Then we got home – about 3 p.m. And I took a look at Torque and his face was lumpy and allergical_Torqueswollen again. He was showing no other signs of trouble, so I gave him another Benadryl. I asked my long-distance veterinarian friend her advice, and she confirmed that as long as he wasn’t having any other symptoms, I could wait until this morning to take him to the vet.

The ebb and flow of the swelling and odd timing was a bit of a puzzle for them – but, as my friend had predicted for treatment, he got a steroid shot to calm his system down and three more days on Benadryl to keep it under control. We’re hoping that’s the end of this episode.

All of this got me thinking, we’re very “into” dogs and have all kinds of things of hand in case of emergency: Benadryl, hydrogen peroxide, gauze tape and pads, tweezers, antiseptic wash, flashlight, styptic powder (or corn starch) etc. Do you? How about dedicating a shelf in the medicine cabinet or a bin in the vanity for “dog stuff?” And putting a little kit together for the car. We should all be prepared, just in case of emergency.

It’s all his fault

Teddy and meWe love having the opportunity to travel with our dogs. And we’re fortunate that they’re all terrific in the car.

Never utter a peep. Which is why, on my (Hope’s) recent road trip, I didn’t notice until a mid-afternoon potty break (for me and the dogs!) that Teddy had been bitten by something and his face was swelling up.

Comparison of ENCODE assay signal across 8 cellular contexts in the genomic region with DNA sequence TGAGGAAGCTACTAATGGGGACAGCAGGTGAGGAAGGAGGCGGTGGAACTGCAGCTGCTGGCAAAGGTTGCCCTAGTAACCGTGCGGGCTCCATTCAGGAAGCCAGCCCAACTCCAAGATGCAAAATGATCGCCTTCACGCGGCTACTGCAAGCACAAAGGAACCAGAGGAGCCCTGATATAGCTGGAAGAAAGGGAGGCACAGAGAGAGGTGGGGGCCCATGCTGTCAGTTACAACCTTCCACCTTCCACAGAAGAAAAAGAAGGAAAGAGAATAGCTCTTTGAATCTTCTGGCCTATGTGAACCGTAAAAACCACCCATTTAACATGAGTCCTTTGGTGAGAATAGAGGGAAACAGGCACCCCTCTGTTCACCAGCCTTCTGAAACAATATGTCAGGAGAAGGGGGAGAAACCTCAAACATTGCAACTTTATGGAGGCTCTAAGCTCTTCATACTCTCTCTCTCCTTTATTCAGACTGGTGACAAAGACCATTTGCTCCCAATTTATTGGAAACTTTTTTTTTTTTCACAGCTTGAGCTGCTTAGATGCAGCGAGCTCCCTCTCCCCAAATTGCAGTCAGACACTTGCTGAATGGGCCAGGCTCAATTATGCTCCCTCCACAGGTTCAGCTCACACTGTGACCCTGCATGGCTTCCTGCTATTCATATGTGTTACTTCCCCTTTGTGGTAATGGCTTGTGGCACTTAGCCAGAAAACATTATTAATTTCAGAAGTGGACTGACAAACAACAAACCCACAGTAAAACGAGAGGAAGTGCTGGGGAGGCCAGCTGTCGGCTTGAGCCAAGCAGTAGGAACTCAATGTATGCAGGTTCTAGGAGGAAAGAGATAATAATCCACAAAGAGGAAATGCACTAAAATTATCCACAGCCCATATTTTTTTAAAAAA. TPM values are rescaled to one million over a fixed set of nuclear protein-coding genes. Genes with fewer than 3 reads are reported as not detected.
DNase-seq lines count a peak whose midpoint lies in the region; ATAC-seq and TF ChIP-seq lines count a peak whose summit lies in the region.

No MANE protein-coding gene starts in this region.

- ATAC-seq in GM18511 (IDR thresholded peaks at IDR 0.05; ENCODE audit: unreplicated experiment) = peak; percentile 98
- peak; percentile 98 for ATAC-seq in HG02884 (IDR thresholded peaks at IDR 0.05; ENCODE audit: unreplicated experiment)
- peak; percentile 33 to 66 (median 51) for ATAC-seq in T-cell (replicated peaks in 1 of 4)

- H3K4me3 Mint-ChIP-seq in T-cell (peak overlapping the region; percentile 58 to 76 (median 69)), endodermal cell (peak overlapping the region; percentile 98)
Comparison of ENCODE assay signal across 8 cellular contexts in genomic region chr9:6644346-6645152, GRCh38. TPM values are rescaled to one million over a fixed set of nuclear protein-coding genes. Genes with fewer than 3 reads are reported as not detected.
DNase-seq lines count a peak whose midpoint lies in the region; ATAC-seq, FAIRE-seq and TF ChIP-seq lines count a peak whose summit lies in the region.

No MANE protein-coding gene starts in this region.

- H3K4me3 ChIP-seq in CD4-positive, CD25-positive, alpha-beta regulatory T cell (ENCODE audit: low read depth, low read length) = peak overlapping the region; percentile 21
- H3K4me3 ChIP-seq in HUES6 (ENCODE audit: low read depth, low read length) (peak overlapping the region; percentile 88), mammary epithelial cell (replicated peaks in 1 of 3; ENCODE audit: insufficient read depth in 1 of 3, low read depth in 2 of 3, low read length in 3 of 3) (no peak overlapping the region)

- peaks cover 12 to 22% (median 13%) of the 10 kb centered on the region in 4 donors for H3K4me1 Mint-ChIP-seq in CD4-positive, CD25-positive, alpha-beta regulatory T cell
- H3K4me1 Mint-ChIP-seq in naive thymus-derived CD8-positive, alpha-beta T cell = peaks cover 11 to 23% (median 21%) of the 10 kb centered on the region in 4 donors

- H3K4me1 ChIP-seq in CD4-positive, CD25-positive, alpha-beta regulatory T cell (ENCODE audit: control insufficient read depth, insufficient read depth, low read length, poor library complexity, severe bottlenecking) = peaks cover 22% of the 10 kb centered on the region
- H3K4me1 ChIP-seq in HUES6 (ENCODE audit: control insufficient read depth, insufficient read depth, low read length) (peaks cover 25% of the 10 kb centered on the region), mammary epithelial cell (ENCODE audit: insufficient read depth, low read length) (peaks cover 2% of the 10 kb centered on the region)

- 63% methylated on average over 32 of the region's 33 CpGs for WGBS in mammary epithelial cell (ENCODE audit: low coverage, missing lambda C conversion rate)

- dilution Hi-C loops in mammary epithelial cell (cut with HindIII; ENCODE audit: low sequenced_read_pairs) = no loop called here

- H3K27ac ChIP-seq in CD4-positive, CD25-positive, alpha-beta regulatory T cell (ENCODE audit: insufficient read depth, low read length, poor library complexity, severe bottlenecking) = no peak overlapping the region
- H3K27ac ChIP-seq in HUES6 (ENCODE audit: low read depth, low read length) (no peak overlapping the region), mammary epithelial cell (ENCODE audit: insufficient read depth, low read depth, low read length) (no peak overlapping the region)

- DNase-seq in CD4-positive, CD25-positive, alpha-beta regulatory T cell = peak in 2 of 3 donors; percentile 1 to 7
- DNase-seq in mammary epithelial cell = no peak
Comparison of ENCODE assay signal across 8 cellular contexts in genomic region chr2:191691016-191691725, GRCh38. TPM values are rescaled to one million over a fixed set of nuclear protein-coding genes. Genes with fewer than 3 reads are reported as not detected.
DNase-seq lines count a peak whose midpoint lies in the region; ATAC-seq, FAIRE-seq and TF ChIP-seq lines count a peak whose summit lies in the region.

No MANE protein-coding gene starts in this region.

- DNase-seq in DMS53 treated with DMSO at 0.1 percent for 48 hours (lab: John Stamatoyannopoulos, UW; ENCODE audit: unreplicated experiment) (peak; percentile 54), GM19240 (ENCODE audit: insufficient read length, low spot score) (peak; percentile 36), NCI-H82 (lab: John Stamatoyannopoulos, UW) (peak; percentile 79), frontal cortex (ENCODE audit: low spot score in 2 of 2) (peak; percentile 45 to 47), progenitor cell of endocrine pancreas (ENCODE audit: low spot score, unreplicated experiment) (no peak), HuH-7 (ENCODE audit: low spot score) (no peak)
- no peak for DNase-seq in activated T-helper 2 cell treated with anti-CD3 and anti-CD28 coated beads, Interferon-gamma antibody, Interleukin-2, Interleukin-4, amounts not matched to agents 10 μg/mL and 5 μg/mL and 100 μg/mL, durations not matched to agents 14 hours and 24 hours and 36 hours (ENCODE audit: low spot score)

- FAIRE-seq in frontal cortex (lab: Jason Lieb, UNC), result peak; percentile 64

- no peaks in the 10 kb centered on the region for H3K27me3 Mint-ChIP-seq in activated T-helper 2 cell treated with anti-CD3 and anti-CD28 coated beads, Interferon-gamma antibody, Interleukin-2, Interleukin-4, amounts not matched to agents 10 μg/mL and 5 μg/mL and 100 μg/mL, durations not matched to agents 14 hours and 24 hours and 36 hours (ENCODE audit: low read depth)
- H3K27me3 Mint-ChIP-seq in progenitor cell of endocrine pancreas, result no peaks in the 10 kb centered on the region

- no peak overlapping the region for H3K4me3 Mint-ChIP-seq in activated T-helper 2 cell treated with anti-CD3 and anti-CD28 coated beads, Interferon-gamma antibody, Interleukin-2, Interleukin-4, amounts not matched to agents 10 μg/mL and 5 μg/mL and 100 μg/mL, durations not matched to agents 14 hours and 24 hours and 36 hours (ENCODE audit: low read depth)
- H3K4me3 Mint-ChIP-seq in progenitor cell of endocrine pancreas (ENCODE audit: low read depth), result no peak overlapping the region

Teddy has had a couple of allergic reactions over the years, so I always have some Benadryl with me in the dog-travel-box. I gave him a dose and decided there wasn’t anything else I could do at the time, other than to continue to our destination and check him every half hour/45 minutes.

Which is why we wound up having a very difficult afternoon. It’s all Teddy’s fault.

The six-lane highway we were traveling on was completely stopped. Apparently there was an accident up ahead. All I could see was an endless line of cars and semi-trucks, all stopped dead. For over an hour.

Since we weren’t moving, I was able to check on Teddy. He was fine – breathing normal, swelling and redness next to his nose already starting to subside.

When we finally got moving again – and I have absolutely no idea why we’d stopped, because the highway was entirely clear by the time we got to wherever it had been – we motored along happily until our next Teddy check.

It wound up being only about 30 miles from our destination, but I thought it was important to check him on schedule. He was fine.

But he was also why we were where we were when we were – where I really, really, would rather not have been.

Back on the highway, a big, white SUV went racing by in the lane to the left. Then it cut me off, zooming for what he/she thought was an exit, and turned out to be a truck weigh station. He must have been going over 100 mph. When he saw it wasn’t an exit, zoomed back, cutting me off and racing down the highway – with three police cruisers now in pursuit.

I could see the police closing in and the SUV attempting to weave in and out of traffic, finally skidding out of control, hitting the center barrier, and spinning back across all three lanes of traffic. The three police cars surrounded it – stopped any which way on the highway.

Meanwhile, all the non-involved traffic (like me!) was trying to figure out which lane to be in, how slow we should be going, which lane we could creep by the debris, and how to let three lanes condense into one shoulder-creeping line without anyone else being smushed.

I saw one of the officers grab the SUV driver’s door open – but I couldn’t see anything inside other than the side air bag had deployed.

Much too much excitement – and it was all Teddy’s fault.